#Selfie v. Privacy: Words of the Year for 2013 Define Who We Are

Oxford, the old trusted dictionary. Serious name. Serious history. Serious definitions. Even the name “Oxford” conveys a sense of hoity-toity and a smart-alek with thick glasses and a sponge for a brain.

Their word of the year: #Selfie

#Selfie is defined by Oxford as: a photograph that one has taken of oneself, typically one taken with a smartphone or webcam and uploaded to a social media website

It is a portrait we put on our Facebook page to show everyone how great we look and how awesome our life is. We use it to tell an ex that we’re fine. We use it so our Instagram followers don’t know the hard times, the anxiety, the stress, and the insecurities of who we really are. #NoFilter is an ironic term.

To be sure, #Seflies are an important part of society. Neither bad nor good without context, #Selfies help define the identity of a new generation.

They are a modern-day Postcard and Make-up Kit.

Contrast with Dictionary.com. Who are they? Some Johnny come 1990s still making good on the “hey I got a sweet domain name” craze and the ‘hehe’ blip-blab that often accompanies words like #Selfie.

Their word of the Year? Privacy.

And Dictionary.com defines privacy as:

1. the state of being private; retirement or seclusion.

2. the state of being free from intrusion or disturbance in one’s private life or affairs: the right toprivacy; 

3. secrecy.

4. Archaic. a private place.

Privacy is an esoteric term. As you can see above, it’s difficult to define without using the term itself in the definition.

So why would privacy be a word of the year?

In a world of mass data collection by everyone from Google to your grocery store, every #Selfie you take has an unlimited audience. And text messages you send? The government has a “collect and don’t delete” policy.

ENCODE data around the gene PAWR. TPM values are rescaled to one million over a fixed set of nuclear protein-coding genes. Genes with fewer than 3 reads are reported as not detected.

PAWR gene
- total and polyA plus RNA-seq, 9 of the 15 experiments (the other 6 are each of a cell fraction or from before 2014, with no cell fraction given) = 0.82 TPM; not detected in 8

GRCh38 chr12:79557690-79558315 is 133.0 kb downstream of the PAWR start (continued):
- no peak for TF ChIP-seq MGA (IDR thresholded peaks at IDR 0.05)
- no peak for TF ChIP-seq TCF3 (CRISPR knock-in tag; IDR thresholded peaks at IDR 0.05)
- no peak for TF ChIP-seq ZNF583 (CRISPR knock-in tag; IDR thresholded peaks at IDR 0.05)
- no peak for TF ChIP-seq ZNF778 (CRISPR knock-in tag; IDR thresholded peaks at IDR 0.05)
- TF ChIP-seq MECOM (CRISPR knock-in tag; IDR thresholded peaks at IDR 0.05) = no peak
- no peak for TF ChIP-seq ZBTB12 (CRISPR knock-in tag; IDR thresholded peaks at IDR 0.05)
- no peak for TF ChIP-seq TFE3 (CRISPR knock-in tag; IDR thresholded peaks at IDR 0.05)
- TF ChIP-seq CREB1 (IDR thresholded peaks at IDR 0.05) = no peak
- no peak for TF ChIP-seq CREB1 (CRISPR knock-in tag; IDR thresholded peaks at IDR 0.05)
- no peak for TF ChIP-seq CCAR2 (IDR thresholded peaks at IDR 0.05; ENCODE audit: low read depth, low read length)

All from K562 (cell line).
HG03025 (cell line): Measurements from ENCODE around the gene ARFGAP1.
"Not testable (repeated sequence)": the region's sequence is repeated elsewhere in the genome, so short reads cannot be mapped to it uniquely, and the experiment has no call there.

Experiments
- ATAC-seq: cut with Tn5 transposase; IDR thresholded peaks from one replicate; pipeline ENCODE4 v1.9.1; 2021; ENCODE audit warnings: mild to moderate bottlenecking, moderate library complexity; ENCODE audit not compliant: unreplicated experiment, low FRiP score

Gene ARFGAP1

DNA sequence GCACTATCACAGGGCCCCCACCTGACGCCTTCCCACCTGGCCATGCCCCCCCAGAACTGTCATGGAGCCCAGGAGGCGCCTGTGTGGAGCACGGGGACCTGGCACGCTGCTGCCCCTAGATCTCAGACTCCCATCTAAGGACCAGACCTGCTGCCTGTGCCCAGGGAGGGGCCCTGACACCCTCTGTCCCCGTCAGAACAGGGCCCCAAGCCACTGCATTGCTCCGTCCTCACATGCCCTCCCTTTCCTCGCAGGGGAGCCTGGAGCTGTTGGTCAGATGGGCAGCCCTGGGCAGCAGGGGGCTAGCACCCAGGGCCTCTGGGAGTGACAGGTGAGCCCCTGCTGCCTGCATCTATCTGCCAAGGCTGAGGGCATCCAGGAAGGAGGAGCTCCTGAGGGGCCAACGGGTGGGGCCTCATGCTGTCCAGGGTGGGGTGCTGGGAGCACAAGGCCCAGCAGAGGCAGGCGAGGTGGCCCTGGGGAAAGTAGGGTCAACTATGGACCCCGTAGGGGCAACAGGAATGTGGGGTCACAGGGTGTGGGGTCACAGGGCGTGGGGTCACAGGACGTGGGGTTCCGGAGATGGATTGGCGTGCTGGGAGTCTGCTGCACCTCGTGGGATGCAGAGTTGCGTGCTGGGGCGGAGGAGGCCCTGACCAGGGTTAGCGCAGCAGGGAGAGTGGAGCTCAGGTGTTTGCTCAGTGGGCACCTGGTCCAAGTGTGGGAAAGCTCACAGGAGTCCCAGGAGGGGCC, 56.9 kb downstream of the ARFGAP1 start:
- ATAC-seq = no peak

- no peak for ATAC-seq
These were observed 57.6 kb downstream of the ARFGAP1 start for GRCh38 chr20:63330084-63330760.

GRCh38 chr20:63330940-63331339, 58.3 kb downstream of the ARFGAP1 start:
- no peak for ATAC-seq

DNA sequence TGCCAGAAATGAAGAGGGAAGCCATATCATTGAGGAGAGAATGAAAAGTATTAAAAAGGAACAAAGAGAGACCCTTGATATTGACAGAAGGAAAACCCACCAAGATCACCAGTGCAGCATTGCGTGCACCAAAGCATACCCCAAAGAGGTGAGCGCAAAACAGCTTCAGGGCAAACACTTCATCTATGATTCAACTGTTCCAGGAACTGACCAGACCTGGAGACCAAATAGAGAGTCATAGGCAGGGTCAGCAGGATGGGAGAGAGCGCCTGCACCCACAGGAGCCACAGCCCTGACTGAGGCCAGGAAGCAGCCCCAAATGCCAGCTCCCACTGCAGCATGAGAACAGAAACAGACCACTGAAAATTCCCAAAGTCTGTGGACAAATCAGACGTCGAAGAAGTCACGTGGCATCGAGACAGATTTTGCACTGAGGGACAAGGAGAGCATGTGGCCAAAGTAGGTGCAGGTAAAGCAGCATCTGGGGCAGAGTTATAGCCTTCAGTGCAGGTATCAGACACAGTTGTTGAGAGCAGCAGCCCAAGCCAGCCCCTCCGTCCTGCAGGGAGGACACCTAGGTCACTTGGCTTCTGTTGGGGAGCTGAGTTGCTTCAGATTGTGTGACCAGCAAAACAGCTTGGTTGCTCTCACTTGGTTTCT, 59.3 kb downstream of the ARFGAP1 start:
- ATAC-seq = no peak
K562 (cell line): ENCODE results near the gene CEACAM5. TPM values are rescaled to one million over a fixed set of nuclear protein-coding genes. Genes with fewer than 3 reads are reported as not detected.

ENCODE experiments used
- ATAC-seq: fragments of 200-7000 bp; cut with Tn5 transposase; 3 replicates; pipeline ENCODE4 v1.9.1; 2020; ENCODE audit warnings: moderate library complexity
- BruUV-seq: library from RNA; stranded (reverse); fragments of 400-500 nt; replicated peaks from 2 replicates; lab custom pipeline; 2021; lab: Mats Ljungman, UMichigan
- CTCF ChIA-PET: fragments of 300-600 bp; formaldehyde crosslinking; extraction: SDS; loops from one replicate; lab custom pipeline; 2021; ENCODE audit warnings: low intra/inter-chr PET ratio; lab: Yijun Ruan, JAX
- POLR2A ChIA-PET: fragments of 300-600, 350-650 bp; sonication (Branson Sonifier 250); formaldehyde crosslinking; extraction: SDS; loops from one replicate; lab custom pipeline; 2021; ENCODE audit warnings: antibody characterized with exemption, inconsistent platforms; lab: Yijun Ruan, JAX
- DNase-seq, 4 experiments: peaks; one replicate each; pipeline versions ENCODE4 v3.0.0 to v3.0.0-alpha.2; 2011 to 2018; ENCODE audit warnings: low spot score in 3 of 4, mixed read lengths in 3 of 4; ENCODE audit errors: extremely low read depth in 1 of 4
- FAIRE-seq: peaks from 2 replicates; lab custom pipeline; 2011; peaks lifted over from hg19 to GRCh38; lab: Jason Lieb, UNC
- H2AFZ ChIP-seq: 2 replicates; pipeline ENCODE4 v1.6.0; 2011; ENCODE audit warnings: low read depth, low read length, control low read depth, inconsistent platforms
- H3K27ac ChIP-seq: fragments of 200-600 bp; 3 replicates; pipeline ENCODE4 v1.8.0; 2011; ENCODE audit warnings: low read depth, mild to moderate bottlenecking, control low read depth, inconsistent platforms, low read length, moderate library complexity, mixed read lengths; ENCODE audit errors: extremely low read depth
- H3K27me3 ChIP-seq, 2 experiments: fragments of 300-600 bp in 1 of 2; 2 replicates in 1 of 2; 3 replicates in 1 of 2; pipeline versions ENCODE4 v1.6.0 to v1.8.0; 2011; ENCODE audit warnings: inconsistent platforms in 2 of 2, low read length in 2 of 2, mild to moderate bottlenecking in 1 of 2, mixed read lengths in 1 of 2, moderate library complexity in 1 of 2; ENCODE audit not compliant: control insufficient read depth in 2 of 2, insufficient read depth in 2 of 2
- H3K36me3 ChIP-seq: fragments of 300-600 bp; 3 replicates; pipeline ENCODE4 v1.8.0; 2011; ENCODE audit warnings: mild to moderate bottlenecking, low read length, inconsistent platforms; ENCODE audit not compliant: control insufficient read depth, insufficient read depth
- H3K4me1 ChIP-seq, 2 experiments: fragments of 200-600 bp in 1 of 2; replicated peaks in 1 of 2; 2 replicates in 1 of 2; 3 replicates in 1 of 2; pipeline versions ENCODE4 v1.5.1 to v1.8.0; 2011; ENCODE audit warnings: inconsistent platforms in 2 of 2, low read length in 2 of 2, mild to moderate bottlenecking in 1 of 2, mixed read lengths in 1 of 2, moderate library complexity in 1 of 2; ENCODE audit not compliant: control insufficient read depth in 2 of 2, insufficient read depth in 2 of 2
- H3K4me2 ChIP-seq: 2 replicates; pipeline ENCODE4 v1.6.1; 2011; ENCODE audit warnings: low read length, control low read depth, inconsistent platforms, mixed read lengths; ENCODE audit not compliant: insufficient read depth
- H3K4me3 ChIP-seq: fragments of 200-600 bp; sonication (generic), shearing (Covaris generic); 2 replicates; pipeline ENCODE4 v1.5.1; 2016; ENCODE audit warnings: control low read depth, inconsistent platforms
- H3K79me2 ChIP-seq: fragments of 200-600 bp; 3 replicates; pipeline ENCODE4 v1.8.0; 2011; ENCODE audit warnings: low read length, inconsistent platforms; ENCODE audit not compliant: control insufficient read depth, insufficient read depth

Neither bad nor good without context, privacy will always define who we are.
Chad Peace
Privacy is important to us because it is not only a reflection of the things we share, including #selfies, but the things we keep to ourselves.

We share information about ourselves differently with our parents than our children, with our friends than our lovers, with our doctors and our best friends.

So what happens when our world moves closer to a society where everyone knows everything about everybody? When a conversation is automatically shared with others? What happens when information is ubiquitous?

Will the extent of our privacy be defined by a #selfie?

To be sure, privacy is an old word with a new perspective. Neither bad nor good without context, privacy will always define who we are.

What is YOUR Word of the Year?

From DICTIONARY.com:

From PRISM and the Edward Snowden scandal to the arrival of Google Glass, 2013 was the year that the desire to be seen and heard was turned on its head. Consider the following: In January, the TSA scrapped airport body scanners that produce near-naked images of travelers; In June, Edward Snowden revealed the widespread global-spying program, Project PRISM; In October, Google announced new privacy policy plans that allow the company to incorporate user data into advertisements. The discussion of privacy – what it is and what it isn’t – embodies the preeminent concerns of 2013. For this reason, privacy is Dictionary.com’s Word of the Year.

From the Oxford Dictionary:

The term’s early origins seem to lie in social media and photosharing sites like Flickr and MySpace. But usage of it didn’t become widespread until the second decade of this century and it has only entered really common use in the past year or so. Self-portraits are nothing new – people have been producing them for centuries, with the medium and publication format changing. Oil on canvas gave way to celluloid, which in turn gave way to photographic film and digital media. As the process became snappier (pun intended) so has the name. And now as smartphones have become de rigueur for most, rather than just for techies, the technology has ensured that selfies are both easier to produce and to share, not least by the inclusion of a button which means you don’t need a nearby mirror. It seems likely that this will have contributed at least in part to its increased usage. By 2012, selfie was commonly being used in mainstream media sources and this has been rising ever since.